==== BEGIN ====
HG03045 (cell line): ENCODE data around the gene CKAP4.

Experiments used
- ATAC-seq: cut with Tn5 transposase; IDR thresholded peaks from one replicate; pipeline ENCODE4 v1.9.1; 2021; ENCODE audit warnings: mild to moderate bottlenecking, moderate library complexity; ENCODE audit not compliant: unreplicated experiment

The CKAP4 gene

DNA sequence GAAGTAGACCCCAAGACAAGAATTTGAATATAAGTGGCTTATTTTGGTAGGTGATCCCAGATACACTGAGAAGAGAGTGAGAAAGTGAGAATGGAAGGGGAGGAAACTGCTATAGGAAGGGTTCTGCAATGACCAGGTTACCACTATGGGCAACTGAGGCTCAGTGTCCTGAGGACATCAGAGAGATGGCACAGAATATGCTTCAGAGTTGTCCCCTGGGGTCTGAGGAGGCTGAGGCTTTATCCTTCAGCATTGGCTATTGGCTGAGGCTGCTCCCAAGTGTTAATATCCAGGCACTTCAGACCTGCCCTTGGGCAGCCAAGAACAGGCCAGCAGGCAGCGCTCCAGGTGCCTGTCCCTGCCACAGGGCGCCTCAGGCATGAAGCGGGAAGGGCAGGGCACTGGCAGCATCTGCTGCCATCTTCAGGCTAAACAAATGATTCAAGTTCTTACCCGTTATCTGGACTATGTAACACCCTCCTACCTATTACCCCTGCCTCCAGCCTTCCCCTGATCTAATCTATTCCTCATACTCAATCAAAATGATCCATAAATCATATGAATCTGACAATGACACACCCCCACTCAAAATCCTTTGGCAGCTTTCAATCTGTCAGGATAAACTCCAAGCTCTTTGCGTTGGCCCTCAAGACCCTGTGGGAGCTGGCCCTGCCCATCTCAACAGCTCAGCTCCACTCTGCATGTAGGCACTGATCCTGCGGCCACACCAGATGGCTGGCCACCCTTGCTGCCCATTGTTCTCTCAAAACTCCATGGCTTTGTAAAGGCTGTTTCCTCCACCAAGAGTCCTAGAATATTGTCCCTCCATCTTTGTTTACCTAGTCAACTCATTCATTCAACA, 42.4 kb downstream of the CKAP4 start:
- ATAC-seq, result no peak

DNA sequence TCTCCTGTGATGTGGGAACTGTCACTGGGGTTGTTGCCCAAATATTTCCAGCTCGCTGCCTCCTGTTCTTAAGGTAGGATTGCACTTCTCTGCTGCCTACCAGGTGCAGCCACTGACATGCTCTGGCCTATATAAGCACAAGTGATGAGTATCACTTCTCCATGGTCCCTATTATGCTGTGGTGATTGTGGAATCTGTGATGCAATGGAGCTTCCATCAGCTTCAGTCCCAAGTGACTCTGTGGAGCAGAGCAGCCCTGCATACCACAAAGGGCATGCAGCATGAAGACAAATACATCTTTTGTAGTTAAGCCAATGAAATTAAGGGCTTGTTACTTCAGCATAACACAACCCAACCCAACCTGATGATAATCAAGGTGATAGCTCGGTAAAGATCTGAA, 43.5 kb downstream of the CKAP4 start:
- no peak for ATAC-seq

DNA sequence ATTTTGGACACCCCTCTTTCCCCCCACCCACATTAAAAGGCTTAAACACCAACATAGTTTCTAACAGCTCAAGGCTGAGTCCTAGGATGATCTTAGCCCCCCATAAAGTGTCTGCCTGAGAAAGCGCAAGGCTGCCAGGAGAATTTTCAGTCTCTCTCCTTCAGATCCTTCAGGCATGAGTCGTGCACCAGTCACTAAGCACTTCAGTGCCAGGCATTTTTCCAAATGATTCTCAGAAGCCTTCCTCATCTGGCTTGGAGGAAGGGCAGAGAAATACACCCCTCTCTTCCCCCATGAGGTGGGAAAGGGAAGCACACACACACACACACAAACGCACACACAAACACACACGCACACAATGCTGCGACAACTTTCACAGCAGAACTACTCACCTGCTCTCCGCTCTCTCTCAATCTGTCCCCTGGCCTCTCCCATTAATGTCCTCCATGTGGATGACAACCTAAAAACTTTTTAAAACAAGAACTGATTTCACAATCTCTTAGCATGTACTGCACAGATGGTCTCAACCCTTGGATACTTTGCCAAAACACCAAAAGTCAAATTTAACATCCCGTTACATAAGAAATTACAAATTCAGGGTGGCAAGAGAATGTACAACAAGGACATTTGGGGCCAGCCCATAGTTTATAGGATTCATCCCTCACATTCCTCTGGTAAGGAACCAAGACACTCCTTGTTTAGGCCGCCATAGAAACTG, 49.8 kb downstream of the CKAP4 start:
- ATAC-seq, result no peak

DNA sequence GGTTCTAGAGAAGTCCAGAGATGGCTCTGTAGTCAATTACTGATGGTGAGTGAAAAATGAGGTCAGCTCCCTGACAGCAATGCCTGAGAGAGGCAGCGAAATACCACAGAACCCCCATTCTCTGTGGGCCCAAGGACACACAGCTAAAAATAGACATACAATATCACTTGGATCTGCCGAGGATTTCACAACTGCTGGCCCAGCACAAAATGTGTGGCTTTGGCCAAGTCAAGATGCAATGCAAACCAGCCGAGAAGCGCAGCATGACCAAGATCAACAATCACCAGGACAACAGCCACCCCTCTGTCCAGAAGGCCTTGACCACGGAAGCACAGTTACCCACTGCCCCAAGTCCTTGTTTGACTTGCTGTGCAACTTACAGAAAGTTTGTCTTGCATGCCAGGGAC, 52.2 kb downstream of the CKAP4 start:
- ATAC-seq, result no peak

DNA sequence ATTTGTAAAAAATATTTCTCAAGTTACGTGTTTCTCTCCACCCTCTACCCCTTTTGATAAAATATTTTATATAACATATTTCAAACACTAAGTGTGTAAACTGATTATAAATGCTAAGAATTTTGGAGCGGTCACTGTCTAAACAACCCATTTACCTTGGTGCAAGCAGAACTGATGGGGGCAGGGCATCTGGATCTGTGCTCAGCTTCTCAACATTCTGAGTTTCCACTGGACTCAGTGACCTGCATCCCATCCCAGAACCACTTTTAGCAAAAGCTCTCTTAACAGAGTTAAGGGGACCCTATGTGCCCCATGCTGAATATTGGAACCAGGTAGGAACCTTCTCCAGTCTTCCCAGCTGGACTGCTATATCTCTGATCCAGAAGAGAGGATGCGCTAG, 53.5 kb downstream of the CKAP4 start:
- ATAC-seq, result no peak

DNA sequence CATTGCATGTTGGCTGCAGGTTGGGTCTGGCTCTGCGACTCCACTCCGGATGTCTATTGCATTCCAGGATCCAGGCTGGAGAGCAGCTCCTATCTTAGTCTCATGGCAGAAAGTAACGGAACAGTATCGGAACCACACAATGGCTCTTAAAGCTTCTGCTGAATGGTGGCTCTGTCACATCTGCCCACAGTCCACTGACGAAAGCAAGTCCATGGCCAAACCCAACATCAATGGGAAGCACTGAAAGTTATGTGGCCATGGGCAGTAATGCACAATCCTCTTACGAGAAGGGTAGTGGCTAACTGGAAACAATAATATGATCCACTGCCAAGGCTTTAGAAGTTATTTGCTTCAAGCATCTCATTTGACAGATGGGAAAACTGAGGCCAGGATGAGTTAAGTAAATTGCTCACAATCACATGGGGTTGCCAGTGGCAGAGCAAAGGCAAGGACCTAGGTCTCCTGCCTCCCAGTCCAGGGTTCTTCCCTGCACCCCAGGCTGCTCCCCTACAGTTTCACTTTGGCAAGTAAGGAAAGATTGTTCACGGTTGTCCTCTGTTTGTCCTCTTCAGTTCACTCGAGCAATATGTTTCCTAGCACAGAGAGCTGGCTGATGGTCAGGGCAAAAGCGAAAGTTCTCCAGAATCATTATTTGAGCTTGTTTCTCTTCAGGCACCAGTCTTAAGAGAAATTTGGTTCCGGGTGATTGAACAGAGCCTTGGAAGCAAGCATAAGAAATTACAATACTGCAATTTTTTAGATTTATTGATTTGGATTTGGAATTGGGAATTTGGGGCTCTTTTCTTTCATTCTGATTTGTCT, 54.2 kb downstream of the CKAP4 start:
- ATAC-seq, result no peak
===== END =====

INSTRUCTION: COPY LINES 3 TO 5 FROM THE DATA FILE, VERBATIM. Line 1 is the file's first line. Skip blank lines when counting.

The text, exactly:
- ATAC-seq: cut with Tn5 transposase; IDR thresholded peaks from one replicate; pipeline ENCODE4 v1.9.1; 2021; ENCODE audit warnings: mild to moderate bottlenecking, moderate library complexity; ENCODE audit not compliant: unreplicated experiment

The CKAP4 gene

DNA sequence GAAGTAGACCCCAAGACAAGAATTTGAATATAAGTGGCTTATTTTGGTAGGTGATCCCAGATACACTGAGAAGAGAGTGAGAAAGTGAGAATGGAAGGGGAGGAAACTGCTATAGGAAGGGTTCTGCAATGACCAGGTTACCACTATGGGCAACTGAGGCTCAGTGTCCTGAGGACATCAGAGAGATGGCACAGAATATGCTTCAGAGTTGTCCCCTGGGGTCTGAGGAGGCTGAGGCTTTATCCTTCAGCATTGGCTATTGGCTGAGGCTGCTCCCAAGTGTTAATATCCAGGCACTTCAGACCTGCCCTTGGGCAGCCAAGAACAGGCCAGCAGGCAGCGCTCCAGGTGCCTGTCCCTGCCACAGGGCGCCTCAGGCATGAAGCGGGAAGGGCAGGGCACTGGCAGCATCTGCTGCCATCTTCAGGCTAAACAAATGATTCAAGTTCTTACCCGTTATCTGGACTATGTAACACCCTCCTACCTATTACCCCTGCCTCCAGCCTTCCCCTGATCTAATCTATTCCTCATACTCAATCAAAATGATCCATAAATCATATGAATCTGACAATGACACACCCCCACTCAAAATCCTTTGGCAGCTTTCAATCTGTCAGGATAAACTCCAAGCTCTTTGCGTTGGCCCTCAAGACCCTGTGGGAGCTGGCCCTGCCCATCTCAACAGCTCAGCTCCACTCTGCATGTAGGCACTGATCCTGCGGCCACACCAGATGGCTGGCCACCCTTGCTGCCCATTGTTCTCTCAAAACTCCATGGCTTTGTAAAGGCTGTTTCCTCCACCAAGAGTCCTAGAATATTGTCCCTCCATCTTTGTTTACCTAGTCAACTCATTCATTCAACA, 42.4 kb downstream of the CKAP4 start: